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Capone Goes To SUMMERCAMP!!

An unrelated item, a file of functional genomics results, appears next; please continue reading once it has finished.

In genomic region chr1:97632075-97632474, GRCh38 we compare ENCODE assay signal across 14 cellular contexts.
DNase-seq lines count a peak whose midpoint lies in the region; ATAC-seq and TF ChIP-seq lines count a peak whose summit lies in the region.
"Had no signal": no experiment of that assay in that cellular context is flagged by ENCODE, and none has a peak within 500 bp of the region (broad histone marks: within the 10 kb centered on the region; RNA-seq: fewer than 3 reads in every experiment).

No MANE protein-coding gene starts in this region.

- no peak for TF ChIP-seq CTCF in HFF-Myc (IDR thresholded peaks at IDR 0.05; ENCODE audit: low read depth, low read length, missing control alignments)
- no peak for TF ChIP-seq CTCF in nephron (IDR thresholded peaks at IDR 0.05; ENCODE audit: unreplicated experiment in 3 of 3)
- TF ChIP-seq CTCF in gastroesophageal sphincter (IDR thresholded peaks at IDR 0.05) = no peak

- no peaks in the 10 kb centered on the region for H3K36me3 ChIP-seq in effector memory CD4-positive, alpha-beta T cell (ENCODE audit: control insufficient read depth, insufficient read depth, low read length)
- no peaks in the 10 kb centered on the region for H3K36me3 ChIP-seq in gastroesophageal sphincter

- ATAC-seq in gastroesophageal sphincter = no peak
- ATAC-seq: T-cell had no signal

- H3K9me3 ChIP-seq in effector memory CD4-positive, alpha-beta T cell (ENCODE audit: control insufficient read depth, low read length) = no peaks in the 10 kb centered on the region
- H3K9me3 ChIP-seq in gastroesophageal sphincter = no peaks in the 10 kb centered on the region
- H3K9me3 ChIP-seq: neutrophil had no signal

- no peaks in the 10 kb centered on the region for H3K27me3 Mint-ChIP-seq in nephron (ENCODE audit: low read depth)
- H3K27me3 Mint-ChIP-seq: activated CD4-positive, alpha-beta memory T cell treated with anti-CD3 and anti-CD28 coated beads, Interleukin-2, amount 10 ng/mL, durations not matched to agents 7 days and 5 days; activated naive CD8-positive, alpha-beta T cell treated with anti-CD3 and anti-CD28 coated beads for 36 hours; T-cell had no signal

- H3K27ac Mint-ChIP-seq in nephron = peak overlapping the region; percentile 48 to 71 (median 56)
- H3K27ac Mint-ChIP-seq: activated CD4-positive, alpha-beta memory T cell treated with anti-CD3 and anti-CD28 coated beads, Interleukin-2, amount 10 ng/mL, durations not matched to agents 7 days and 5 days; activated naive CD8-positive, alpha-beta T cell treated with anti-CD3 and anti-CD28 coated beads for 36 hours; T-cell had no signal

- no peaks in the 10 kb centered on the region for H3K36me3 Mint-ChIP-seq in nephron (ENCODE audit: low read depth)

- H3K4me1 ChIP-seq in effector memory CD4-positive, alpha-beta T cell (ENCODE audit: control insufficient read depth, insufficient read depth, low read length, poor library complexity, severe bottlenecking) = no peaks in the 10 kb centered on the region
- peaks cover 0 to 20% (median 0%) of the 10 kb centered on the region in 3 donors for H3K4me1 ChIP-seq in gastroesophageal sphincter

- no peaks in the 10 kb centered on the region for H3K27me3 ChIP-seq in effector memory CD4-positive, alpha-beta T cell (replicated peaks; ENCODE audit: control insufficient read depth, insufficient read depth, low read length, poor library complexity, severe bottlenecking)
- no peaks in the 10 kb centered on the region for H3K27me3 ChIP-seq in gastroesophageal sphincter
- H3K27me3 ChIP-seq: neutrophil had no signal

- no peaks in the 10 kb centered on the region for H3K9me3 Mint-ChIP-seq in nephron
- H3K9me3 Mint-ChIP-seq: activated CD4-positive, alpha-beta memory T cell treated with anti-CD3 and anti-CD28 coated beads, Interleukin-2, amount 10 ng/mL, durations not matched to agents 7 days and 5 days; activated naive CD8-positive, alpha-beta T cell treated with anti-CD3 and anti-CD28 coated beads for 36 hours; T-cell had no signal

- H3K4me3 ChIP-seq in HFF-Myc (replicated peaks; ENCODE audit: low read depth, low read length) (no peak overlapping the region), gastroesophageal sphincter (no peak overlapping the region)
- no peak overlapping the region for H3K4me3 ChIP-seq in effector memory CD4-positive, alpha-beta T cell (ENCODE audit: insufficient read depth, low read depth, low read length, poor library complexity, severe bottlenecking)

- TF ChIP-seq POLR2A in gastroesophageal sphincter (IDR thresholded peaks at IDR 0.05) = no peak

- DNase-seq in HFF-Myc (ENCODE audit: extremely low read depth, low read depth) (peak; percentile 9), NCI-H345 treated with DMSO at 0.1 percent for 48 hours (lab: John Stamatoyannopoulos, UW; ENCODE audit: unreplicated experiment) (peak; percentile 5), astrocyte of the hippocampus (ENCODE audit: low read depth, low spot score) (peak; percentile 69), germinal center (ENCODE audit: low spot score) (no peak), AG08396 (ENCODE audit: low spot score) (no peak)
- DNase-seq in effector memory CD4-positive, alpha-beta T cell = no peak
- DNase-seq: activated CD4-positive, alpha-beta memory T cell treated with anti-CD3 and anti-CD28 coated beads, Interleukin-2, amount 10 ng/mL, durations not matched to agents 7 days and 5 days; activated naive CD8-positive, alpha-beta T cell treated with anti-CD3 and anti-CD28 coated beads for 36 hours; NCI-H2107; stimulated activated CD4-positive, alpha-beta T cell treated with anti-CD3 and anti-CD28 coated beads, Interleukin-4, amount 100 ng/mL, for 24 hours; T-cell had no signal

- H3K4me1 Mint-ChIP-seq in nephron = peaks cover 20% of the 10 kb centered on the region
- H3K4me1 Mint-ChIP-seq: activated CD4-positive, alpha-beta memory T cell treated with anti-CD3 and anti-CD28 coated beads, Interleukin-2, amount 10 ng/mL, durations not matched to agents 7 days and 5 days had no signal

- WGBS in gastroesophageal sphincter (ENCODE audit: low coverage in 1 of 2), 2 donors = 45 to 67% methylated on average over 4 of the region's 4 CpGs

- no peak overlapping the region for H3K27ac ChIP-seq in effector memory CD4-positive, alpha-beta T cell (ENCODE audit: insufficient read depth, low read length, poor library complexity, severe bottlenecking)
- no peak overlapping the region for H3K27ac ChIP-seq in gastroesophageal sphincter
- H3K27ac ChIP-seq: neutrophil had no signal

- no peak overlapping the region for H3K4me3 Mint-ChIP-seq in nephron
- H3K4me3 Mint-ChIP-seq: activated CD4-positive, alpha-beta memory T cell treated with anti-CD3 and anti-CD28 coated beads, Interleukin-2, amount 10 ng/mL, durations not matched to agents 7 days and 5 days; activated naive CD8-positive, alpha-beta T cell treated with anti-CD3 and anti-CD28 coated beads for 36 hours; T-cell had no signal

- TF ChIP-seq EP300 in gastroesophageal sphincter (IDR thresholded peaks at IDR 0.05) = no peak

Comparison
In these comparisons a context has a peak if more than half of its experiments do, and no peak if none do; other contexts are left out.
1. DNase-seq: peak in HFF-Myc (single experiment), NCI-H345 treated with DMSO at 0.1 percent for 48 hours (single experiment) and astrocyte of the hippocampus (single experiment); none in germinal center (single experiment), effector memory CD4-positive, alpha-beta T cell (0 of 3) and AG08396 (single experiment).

Hey everyone. Capone in Chicago here. Every so often a little film drifts into our worlds that we want to whole world to see. In a given year, this might happen 6 to 10 times, and when I write about such films, most of you won't have an opportunity to see these movies until they are released on DVD, which is fine; I just want you to see them. But here's a case where some of you might be able to catch a film on the big screen with an audience (this film begs to be a shared experience). The film is called SUMMERCAMP!, and at the end of this review, I'll give you a site you can go to find out where you can see whether it's coming to a theater near you. I never did the full-fledged summer camp thing as a kid (I was more a day camp youngster), but so many other kids I grew up with were dumped at summer camp for two or three weeks, and I'm guessing the experience hasn't changed too terribly much over the years. As if to prove my point, I recently watched the terrific new documentary SUMMERCAMP! with my wife (who was a summer camp kid), and she even knew many of the songs the young campers were singing and the déjà vu went racing through her. Some things never change, I guess. The film serves as proof that the camp experience for many children is a place for them to make new friends, many of whom stay friends for life. For others, it's hell on earth. I haven't seen this many tear-soaked faces since the critics' screening of DADDY DAY CAMP. SUMMERCAMP! focuses on a nature camp in northern Wisconsin attended largely by kids from suburban Chicago, and it's a work I remember absolutely loving when I saw it last October as part of the Chicago Film Festival. Somehow filmmakers Sarah Price (THE YES MEN) and Bradley Beesley (who worked on the Flaming Lips doc FEARLESS FREAKS) gain the trust of about 90 children and a handful of camp counselors, some of whom are shockingly honest about their attitudes toward children and the camp itself. But the real power of the film is revealed as the filmmakers get the kids to open up about their family lives, their health conditions (there are a few kids here with severe behavioral troubles), and their abilities to make new friends (I'd say the shy to outgoing ratio is 50/50). There are dozens of unforgettable campers here, some of whom are the sweetest kids you'll ever meet. Others are unforgivable bullies who should be leashed, muzzled, and tied to a tree. There is one little girl who is obsessed with the chickadee bird. At first we just think she's a little weird, but as we get to know her, she reveals to her cabin mates the reason behind her obsession, and you'll be blinded with tears when you hear her story. The joy in watching SUMMERCAMP! is seeing these kids come out of their shells, in many cases with the filmmakers first and then with each other. But we also get a fairly extensive look at the lengths the counselors go to discipline the troublemakers as nicely as possible. It's a tough balancing act, and I can see how the job that falls upon them is both incredibly rewarding and the biggest pain the ass imaginable. But most of SUMMERCAMP! is about friendships being forged and tested, endurance challenges, messy craft projects, a ridiculously funny talent show, campfire songs, enjoying or rejecting nature, and a wonderful set of tunes by The Flaming Lips and Noisola that truly set the mood for this quirky work that is one of the finest profiles of childhood I've ever seen. You'll also be reminded how a kid's knee-jerk reaction to getting caught doing something wrong is to lie. And some of them are damn good at it. You might not think a film about children can teach you much about your adult life, but that just goes to show how much you still have to learn about the birthplace of life lessons. The film is often funny, but it also finds several opportunities to break your heart in big and small ways. As I mentioned, SUMMERCAMP! is slowly making its way across the country, including a handful of screenings at the Gene Siskel Film Center in Chicago in the next week. Go to for showtimes, and if you don't live in Chicago, make sure to check out for upcoming screenings of SUMMERCAMP! through the end of the year. This is one that's worth seeking out, folks.


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